On every other hotly debated issue, Catholics wanted the next pope to lead the church in an about-face. Seven of 10 Catholics polled said the next pope should let priests marry, let women become priests and allow the use of artificial methods of birth control. Nine of 10 said they wanted the next pope to allow the use of condoms to prevent the spread of H.I.V. and other diseases.
Sixty-two percent of Catholics said they were in favor of legalizing marriage for same-sex couples. Catholics approved of same-sex marriage at a higher rate than Americans as a whole, among whom 53 percent approved.
John Sadel, 28, a supervisor in a plastics production facility in Bethlehem, Pa., said, “I’m not saying change everything the church stands for, but you need to evolve with the times if you want to remain a viable religion.”
The American bishops also appear to have lost ground among their own flock in their campaign to fight the White House rule that requires employers to provide insurance coverage for contraceptives — a campaign the bishops say is about religious freedom.
One year ago, two-thirds of Catholics polled said that religiously affiliated employers, like hospitals or universities, should be allowed to opt out of covering birth control for their female employees because of religious or moral objections. In the most recent poll, only about half of Catholics said they agreed.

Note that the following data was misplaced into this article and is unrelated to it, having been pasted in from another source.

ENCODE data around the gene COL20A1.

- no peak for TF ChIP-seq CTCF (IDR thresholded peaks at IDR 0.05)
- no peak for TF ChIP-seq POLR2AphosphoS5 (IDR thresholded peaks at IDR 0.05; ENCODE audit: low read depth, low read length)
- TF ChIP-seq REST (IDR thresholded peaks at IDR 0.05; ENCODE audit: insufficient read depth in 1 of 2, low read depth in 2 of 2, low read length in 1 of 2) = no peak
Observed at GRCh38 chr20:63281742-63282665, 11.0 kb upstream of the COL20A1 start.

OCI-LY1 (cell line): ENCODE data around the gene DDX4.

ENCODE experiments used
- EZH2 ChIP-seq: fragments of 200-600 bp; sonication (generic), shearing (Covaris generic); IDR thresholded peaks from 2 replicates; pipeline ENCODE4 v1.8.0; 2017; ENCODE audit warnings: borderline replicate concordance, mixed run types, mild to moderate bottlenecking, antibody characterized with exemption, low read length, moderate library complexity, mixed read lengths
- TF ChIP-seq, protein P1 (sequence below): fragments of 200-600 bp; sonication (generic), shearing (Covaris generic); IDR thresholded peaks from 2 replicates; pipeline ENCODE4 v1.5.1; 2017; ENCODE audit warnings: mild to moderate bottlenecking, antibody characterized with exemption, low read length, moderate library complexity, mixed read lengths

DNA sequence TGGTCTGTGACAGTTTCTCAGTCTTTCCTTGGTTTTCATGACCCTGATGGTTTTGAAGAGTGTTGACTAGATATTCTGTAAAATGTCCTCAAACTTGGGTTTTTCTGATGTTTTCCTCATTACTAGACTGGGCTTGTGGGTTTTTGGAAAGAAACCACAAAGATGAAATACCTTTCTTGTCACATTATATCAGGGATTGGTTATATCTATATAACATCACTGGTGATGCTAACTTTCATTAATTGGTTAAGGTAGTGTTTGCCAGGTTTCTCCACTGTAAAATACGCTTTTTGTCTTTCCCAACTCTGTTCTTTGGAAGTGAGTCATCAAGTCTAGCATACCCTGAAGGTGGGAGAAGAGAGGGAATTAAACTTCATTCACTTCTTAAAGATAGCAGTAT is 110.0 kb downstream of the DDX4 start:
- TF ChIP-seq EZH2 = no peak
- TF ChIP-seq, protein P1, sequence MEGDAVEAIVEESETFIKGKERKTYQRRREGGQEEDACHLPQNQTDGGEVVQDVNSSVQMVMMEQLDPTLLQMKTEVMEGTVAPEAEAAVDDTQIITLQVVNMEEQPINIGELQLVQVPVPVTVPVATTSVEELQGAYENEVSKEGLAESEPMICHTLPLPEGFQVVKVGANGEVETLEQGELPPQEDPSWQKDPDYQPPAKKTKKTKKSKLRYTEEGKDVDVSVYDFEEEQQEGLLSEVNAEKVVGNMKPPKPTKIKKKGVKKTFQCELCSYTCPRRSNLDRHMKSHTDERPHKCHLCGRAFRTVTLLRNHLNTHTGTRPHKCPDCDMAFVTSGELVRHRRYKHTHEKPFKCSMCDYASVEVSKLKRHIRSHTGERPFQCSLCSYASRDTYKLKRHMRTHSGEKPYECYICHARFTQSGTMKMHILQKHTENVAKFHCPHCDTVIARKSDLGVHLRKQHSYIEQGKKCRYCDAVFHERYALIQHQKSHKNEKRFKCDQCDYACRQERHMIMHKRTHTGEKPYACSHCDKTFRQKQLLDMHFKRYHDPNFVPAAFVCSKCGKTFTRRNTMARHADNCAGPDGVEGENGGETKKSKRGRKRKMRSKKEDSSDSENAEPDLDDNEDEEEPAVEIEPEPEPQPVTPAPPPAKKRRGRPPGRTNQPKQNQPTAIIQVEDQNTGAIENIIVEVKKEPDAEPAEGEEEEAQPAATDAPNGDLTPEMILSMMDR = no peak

The issue has become a political litmus test, with Catholic bishops and religious conservatives saying that their religious freedom is being threatened by President Obama’s policies. But when asked what the debate is about, only 40 percent of Catholics polled said “religious freedom,” while 50 percent said “women’s health and their rights” — an indication that Mr. Obama’s framing of the issue is holding sway even among many Catholics.
Catholics seemed to feel far more warmly toward their local priests than those in the hierarchy. Seven in 10 Catholics in the poll said they felt that their parish priests were “in touch with the needs of Catholics today.” Eighty-five percent of those who attend Mass said the sermons were excellent or good.
Nearly two-thirds of Catholics polled said they had not changed the amount of money they contributed to the church in the last few years; 16 percent said they gave more; 17 percent said less. Of those giving less, half said it was because of financial circumstances, and one-quarter cited unhappiness with the church.
Nationwide, bishops are closing parish churches and schools to save money and to respond to changing demographics. The reorganization is so sweeping that the poll found that 11 percent of Catholics who attend Mass said their parish church had closed or merged in the last few years.
Allison Kopicki, Dalia Sussman and Marina Stefan contributed reporting.